Broadwick Street, W1F

Road in/near Soho, existing between 1686 and now

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Road · Soho · W1F ·

Broadwick Street runs west-east between Marshall Street and Wardour Street, crossing Berwick Street.

Broadwick Street was formerly Broad Street. As such it was notorious for being the centre of an 1854 outbreak of cholera which killed 616 people. The disease was widely thought to be caused by air-borne miasma.

Physician John Snow’s hypothesis was that it spread because of germ-contaminated water. Dr Snow traced the outbreak to a public water pump on the street and disabled the pump. The outbreak ceased.

This discovery came to influence public health and the construction of improved sanitation facilities.

A replica pump, together with an explanatory plaque, was erected in 1992 close to the original location.

The site of modern Broadwick Street extends across four original estates - Colman Hedge Close, Little Gelding’s Close, Pawlett’s Garden and Pesthouse Close. Building started at the eastern end in 1686.

Until 1936, most of the street was called Broad Street and the eastern section Edward Street.

Edward Street might have taken its name from Edward Wardour, who had lived in a house near the site of the new street.

A house on the corner of Broadwick and Marshall Street was the birthplace and childhood home of William Blake.

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Soho is a world-famous area of the City of Westminster and part of the West End of London.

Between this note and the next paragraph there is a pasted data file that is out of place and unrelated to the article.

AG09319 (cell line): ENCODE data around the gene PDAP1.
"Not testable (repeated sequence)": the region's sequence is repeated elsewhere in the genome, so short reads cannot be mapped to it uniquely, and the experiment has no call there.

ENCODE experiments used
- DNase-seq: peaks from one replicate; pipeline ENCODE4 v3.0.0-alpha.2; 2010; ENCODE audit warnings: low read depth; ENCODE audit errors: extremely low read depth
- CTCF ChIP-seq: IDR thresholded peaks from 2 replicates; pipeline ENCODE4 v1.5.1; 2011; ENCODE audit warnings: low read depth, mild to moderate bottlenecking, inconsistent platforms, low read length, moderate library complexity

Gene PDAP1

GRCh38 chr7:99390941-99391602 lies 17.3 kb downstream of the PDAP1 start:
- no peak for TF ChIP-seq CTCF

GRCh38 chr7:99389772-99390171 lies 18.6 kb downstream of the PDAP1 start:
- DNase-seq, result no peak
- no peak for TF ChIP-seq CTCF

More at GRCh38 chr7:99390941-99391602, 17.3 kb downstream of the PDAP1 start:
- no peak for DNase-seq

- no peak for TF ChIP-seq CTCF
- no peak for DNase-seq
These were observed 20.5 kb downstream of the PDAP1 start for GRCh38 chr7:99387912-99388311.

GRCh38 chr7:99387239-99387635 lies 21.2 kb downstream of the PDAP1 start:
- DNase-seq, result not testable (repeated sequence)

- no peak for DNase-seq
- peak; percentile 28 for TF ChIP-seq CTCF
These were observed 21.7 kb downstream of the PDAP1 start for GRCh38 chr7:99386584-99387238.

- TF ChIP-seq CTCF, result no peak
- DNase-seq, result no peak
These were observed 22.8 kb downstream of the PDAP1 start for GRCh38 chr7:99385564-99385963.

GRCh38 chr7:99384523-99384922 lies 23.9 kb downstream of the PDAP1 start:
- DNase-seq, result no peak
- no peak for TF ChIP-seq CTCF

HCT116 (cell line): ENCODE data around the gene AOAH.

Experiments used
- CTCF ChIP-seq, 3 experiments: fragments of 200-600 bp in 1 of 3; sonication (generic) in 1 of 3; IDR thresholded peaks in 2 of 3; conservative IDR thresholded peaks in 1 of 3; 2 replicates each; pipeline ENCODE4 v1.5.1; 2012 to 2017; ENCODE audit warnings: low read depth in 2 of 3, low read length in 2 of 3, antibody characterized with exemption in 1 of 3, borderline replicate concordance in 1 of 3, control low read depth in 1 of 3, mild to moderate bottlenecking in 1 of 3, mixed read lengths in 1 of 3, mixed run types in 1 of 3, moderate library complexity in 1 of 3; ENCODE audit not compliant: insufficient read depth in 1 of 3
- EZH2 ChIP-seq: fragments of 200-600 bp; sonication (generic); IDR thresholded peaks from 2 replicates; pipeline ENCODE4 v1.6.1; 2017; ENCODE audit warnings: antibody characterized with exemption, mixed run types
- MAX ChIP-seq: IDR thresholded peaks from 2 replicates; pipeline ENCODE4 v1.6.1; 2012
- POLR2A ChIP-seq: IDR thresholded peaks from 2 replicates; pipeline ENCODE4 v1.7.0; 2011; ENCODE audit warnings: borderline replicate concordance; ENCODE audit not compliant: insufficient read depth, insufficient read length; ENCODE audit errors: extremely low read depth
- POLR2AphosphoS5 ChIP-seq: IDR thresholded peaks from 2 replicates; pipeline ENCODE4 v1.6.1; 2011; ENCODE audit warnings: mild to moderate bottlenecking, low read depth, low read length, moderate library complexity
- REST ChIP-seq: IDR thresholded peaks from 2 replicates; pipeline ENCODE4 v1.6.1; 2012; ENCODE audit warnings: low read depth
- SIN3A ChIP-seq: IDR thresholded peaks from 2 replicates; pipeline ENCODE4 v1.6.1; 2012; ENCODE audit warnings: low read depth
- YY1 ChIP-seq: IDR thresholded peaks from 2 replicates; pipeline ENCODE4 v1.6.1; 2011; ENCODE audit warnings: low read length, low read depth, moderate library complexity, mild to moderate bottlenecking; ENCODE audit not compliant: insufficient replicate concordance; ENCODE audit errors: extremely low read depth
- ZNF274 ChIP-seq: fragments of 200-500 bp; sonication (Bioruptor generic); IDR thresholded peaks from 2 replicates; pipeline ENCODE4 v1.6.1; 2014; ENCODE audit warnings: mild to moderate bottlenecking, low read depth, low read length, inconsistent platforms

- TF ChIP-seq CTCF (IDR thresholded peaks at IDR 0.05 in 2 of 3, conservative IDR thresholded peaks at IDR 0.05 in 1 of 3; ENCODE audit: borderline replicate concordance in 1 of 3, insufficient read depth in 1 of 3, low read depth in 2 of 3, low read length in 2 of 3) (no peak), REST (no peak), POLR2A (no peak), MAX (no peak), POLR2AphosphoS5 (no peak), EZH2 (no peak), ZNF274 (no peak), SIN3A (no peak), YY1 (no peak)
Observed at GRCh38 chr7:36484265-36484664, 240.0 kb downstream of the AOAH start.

The name "Soho" first appears in the 17th century. Most authorities believe that the name derives from a former hunting cry. James Scott, 1st Duke of Monmouth, used "soho" as a rallying call for his men at the Battle of Sedgemoor on 6 July 1685, half a century after the name was first used for this area of London. The Soho name has been imitated by other entertainment and restaurant districts such as Soho, Hong Kong; Soho, Málaga; SOHO, Beijing; SoHo (South of Horton), London, Ontario, Canada; and Palermo Soho, Buenos Aires. SoHo, Manhattan, gets its name from its location SOuth of HOuston Street, but is also a reference to London’s Soho.

Long established as an entertainment district, for much of the 20th century Soho had a reputation as a base for the sex industry in addition to its night life and its location for the headquarters of leading film companies. Since the 1980s, the area has undergone considerable gentrification. It is now predominantly a fashionable district of upmarket restaurants and media offices, with only a small remnant of sex industry venues.

Soho is a small, multicultural area of central London; a home to industry, commerce, culture and entertainment, as well as a residential area for both rich and poor. It has clubs, including the former Chinawhite nightclub; public houses; bars; restaurants; a few sex shops scattered amongst them; and late-night coffee shops that give the streets an "open-all-night" feel at the weekends. Record shops cluster in the area around Berwick Street, with shops such as Phonica, Sister Ray and Reckless Records.
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